Skincare product selection important to medspas

August 1, 2005

A rapidly growing trend in medical practices is the expansion into ancillary services. The rising costs of operating a medical business have forced physicians to take a look at how they can expand and better serve their patients.

A rapidly growing trend in medical practices is the expansion into ancillary services. The rising costs of operating a medical business have forced physicians to take a look at how they can expand and better serve their patients.

The medical spa concept - also known as a medspa - is here to stay and has been implemented in many practices across the United States. The concept is not new. In Europe, many beautiful health spas have practiced this concept for decades, offering a milieu of services. They employ the expertise of a team of physicians, nurses, estheticians and massage therapists.

According to Jane Crawford, a nationally recognized medical spa consultant and education faculty member for the American Society for Aesthetic Plastic Surgery (ASAPS), "There is a great connection between clients who go to spas and patients who go to plastic surgeons or dermatologists because they are very conscious about their health and appearance. This billion-dollar industry has expanded into the healthcare industry because of its potential to serve an even greater need of patients and clients who require additional expertise to cope with the challenges of an aging body."

Physicians who are considering expanding their practices must know that expansion costs are great and require exhaustive architectural and financial planning. There are many important details to consider. One is the choice of products and services. Retailing is not to be looked upon lightly since it can bring in 40 percent to 45 percent of total revenue.

At best, selection of products is foreign to those who are delving into a medical spa venture for the first time. Sometimes the physician relies on an esthetician or even the medical staff to make product choices. No product or machine should ever be purchased without thorough research and an understanding of the importance of choosing products that are going to enhance your treatment protocols.

Approximately 90 percent of the success of a skin management program relies on patient compliance to a home care regimen.

Considerations, perceptions

First and foremost, the public is easily persuaded into believing what is seen and heard in the daily media. Both pharmaceutical and OTC manufacturers and their customers spend millions of dollars to promote their products. The more money spent, the better the product looks and sells. A savvy eye, however, will look beyond the fanfare and examine what is in the bottle.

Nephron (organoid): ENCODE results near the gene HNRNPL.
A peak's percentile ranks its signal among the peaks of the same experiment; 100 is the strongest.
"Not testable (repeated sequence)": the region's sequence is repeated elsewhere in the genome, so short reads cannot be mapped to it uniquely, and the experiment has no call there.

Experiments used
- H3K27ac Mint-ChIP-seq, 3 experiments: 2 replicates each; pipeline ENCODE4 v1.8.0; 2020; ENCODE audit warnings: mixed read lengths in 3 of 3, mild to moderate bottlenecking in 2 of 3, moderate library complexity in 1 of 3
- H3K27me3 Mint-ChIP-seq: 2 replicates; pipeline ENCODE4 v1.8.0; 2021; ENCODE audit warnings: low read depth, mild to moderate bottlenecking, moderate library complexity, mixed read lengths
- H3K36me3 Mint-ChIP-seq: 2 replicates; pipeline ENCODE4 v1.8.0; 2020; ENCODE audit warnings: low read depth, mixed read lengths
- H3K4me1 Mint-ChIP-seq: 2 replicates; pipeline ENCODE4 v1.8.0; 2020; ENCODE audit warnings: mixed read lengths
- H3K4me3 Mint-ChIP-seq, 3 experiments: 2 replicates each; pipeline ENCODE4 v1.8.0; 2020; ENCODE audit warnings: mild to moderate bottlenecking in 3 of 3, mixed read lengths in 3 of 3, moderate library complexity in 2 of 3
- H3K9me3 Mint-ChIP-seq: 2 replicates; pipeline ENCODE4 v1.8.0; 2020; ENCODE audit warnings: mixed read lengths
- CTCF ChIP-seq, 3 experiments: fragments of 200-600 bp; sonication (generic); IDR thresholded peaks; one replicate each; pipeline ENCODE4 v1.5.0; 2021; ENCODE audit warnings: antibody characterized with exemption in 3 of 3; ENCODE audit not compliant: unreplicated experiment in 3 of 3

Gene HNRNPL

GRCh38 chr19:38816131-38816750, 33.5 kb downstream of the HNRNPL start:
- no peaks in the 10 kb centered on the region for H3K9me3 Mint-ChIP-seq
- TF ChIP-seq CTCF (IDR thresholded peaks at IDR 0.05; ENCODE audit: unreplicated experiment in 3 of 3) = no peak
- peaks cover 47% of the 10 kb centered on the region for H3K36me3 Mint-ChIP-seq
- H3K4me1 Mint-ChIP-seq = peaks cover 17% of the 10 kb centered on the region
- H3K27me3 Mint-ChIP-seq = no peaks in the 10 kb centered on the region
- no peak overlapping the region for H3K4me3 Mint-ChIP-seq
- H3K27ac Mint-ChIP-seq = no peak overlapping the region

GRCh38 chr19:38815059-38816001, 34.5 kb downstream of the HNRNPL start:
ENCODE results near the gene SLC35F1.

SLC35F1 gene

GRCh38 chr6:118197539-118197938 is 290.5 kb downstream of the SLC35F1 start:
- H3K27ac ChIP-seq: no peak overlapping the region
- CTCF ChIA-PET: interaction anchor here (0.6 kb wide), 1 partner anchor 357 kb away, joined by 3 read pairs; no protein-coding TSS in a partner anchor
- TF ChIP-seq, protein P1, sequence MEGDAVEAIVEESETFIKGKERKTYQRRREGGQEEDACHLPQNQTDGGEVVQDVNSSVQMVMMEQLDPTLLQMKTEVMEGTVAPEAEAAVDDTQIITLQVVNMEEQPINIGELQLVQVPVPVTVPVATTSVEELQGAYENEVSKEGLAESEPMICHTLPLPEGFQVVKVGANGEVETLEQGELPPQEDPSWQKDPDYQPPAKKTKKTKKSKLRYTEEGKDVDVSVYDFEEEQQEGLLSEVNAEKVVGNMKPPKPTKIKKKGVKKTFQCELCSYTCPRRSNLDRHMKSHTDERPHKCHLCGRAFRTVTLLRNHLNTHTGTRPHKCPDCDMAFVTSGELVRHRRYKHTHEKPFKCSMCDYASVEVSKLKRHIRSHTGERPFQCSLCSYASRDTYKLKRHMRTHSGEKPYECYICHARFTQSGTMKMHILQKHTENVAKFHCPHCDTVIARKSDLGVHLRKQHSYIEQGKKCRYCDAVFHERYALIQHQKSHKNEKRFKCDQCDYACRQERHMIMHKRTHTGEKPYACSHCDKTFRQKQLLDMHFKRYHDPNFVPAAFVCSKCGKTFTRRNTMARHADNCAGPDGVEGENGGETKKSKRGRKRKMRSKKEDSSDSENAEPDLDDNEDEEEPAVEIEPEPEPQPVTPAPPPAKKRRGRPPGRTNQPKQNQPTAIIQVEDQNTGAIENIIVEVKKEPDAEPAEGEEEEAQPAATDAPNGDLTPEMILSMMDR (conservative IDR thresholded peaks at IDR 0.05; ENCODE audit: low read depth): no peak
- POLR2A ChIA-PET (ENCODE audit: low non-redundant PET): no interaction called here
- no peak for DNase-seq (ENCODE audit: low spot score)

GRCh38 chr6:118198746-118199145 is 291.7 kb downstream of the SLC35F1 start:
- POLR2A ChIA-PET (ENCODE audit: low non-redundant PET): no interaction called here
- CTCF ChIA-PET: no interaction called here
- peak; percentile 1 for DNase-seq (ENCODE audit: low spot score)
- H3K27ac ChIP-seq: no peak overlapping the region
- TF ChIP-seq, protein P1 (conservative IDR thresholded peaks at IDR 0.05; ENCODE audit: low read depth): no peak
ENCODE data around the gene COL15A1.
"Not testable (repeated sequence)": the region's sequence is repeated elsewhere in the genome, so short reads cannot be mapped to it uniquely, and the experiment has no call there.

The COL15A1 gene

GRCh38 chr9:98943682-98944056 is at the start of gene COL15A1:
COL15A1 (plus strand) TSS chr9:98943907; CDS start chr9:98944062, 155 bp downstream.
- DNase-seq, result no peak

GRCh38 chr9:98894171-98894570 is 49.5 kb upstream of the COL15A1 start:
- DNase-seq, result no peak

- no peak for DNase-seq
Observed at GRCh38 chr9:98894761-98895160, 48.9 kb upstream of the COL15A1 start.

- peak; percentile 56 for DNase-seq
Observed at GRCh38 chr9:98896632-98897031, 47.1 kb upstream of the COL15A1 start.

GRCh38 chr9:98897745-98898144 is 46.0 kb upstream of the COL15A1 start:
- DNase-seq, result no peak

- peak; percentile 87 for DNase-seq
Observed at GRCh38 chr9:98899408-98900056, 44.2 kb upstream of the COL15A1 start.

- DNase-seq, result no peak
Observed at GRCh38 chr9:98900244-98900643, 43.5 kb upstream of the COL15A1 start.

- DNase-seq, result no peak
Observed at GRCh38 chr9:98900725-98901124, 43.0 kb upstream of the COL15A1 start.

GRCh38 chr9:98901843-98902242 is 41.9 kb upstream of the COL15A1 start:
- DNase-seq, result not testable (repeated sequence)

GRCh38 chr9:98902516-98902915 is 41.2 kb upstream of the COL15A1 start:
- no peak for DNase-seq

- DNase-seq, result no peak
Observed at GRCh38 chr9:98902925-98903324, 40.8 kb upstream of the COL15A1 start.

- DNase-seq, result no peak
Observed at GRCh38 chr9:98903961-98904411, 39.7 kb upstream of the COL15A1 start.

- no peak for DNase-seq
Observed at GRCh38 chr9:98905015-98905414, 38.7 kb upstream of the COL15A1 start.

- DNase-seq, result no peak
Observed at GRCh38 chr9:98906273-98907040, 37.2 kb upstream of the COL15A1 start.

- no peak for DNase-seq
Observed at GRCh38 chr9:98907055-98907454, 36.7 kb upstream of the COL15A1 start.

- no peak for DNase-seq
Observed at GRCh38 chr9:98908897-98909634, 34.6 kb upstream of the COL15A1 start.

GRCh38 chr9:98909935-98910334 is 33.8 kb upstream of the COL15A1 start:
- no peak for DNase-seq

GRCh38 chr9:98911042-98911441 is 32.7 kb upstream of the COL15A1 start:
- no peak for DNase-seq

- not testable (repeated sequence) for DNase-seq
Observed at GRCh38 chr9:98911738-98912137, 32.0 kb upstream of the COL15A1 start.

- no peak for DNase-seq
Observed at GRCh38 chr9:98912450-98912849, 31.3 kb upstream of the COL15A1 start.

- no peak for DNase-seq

True or not, physician endorsement of a product gives the message that it falls into the rank of being better.

Many who create a medical spa concept do not want to sell retail products that can be found down the street in an esthetician's office, day spa or even salon. They want exclusivity and "physician only."

Unless one can service the entire population of a surrounding area, "exclusivity" ultimately can mean isolation and placing energy in the wrong arena. If one truly wants to build an "exclusive" business, then the emphasis should be placed on performing results-oriented treatments with impeccable customer service. A caring, professional staff means repeat business. Education events that share information on how to manage the aging process and the types of services you offer will bring customers.

It absolutely is true that there is a line drawn when it comes to performing more invasive procedures such as very strong peels, laser, injectables and surgery and drug prescriptions. These are physician-only treatments. When it comes to professional skincare products, including numerous treatments, the international esthetics community has produced very viable products with scientifically researched and time-tested ingredients and delivery systems that back up their line.

It is essential that all skincare practitioners be well educated with ingredient chemistry and its relationship with the histological factors involving the skin. They must also be well versed in skin types and conditions, especially in the understanding of how the skin ages. And, they should understand the complexities surrounding the development of a total concept of services, addressing the needs of aging skin, acne, rosacea, pre- and post-surgical care, wound healing, skin peels, machine therapy and other modalities.

One may have the best products and treatments; however, the results are solely dependent upon the expertise and precision of the practitioner. In-service training of new and existing personnel mitigates the possibility of mistakes and provides a thorough understanding of what they are doing. Following protocols is mandatory.

Consider consultants

Past focus on the treatment of disease poses new questions as to how a physician ethically integrates ancillary medical spa services within their current practice.